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What Makes a Must Win Opportunity Any Different?
Must Win opportunities are important. A Must Win opportunity demands an even more heroic effort than all the other pursuits that people pour their hearts and souls into trying to win. Nobody really knows what the extra "something" should be, but if it's a Must Win opportunity, it's got to have it.
Must Wins are typically opportunities that are critical to the company for either strategic or financial reasons. Recompetes are often Must Wins because the company relies on them financially and in other ways. In a service business, the amount of money available for overhead and other expenses is a percentage of your total business. If you reduce that total, you must either reduce your overhead expenses or raise your rates/prices. It's so much better to win and not have to face that choice.
Must Wins can also be strategic, such as breaking into a new customer, releasing a new product, or launching a new service line/capability. In each of these cases, you need something that you can cite as a reference, so your first customers are critical to your success. They often merit extra effort to secure the win.
A Must Win opportunity isn't special just because someone named it so or because the company really wants to win. What separates a Must Win opportunity from other opportunities is resources. A Must Win opportunity is different because the company is prepared to do whatever it takes to win. If a Must Win opportunity pursuit is starved for resources, then it really isn't a "Must Win." It is worth noting that it is not sufficient to throw bodies at a Must Win opportunity. You need experienced, knowledgeable staff --- the kind whose availability is always in demand. A Must Win opportunity is not one to staff with people whose major qualification is that they happen to be available.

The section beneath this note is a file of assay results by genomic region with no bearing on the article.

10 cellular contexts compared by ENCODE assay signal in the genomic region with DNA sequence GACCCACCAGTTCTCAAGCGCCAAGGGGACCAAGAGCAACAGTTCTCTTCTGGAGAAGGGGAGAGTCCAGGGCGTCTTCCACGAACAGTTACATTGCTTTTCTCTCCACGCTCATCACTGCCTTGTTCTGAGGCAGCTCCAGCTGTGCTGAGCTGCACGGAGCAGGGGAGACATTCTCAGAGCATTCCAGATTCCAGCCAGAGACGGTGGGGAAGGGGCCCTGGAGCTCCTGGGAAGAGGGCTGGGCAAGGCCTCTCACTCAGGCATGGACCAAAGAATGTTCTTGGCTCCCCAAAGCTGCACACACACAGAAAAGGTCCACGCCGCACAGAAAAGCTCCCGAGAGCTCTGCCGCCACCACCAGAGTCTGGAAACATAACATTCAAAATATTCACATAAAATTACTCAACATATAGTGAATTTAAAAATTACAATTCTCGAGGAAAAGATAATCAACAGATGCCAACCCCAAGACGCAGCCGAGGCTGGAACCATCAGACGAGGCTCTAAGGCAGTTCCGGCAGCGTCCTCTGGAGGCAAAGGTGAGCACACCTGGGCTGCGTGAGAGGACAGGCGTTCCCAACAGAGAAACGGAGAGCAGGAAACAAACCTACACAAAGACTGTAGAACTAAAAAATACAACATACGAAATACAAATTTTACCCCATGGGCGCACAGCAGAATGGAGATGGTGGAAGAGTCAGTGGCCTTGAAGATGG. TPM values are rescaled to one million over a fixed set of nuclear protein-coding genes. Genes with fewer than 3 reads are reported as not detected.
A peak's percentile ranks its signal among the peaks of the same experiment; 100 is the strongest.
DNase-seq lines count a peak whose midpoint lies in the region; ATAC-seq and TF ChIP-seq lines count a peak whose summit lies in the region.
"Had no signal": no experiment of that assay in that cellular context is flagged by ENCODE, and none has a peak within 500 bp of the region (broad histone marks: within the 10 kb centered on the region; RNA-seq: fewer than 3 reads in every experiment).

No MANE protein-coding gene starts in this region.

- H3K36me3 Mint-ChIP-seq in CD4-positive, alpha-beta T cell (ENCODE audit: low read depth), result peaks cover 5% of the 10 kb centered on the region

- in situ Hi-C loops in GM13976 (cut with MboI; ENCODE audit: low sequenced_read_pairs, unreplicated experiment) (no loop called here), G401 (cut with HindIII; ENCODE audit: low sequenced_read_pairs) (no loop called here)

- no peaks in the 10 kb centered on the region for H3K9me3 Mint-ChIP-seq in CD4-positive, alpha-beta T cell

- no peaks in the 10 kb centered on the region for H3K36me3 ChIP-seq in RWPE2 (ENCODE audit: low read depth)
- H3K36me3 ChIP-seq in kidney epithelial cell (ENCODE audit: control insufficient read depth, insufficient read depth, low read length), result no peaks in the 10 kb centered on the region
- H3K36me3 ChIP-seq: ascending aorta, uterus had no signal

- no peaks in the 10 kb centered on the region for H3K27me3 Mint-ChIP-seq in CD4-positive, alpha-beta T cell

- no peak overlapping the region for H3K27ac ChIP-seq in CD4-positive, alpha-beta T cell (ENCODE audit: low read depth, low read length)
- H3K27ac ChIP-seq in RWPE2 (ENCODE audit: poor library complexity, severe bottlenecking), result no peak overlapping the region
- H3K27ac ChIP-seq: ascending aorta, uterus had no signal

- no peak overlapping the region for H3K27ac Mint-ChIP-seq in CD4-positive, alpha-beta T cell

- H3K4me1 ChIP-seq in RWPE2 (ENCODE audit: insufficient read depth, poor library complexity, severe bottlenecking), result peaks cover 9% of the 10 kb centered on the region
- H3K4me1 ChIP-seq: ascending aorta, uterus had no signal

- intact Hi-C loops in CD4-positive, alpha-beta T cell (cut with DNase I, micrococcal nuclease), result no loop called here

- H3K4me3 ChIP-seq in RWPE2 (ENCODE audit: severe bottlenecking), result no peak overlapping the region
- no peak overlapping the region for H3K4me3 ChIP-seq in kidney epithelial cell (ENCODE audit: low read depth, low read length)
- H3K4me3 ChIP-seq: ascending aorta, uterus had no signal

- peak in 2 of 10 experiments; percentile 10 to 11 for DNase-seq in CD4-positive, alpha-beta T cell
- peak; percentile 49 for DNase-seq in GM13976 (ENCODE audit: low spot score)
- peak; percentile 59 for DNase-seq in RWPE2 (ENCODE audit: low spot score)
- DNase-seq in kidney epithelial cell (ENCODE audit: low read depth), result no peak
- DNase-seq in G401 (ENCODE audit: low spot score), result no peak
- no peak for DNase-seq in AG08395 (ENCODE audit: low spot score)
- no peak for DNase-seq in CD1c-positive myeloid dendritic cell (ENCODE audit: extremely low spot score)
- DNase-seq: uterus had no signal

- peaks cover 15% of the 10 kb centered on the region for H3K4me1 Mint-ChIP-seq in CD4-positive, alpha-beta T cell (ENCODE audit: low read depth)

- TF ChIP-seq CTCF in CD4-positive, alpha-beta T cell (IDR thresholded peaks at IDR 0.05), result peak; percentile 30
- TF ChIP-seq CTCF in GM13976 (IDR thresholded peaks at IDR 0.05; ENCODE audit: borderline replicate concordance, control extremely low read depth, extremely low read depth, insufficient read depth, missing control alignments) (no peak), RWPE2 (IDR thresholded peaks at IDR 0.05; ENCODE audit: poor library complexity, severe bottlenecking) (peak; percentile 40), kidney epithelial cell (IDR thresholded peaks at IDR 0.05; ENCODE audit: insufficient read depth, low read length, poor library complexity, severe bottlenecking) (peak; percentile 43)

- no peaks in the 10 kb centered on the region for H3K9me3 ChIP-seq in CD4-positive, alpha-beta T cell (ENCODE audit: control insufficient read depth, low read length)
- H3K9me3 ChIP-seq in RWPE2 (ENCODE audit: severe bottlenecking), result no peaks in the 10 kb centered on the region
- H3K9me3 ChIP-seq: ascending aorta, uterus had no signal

Must Win pursuits should be started long before the RFP is released. If an opportunity just pops up and gets labeled a Must Win, something is wrong. A Must Win that is known in advance but gets started late is also a bad sign. A major reason that companies hold off on starting a pursuit for a known opportunity is that it costs more to start early. However, starting early is one of the best ways to invest in a Must Win pursuit.
Even when they are started early, Must Wins often lose momentum, because they don't have a business development process in place that provides a way to measure progress. Many companies who start early follow the "let's find out everything we can" approach. This approach is rarely effective. You need to have clear goals regarding what you want to know and what you want to achieve before the RFP is released. Progress towards meeting these goals should be evaluated on a regular basis to determine whether strategies are sufficient to properly position your company to win.
As the name implies, companies try harder to capture Must Win opportunities. They often try to implement best practices and improve their processes to help ensure a better chance of capturing the Must Win. This approach requires lots of training and hand-holding since the staff working on the proposal, though experienced, may have limited exposure to the process. It may also require some patience since the people implementing the process may not have had a chance to fine tune it. The more outreach you do, the better. In addition to making sure that staff know with absolute clarity what is expected of them, you need to make sure that they understand how to go about completing their assignments.
It's much worse when companies who don't have process discipline try to invent it for their Must Wins. While most people understand the value of a good process, those who are inclined to resist know that they only have to outlast the proposal. If process discipline has not been part of the culture, you will always have people who will resist. If your assignments and process are well-defined, you will have many opportunities to evaluate performance. You may have better luck focusing on results than on process.
Merely saying that an opportunity is a "Must Win" will not make it so. If you want your Must Win pursuits to be meaningful, there are a few key things you must do:
If the steps you take to capture a Must Win opportunity are successful, consider institutionalizing them and making them part of every pursuit.
By Carl Dickson,
Founder of CapturePlanning.com and PropLIBRARY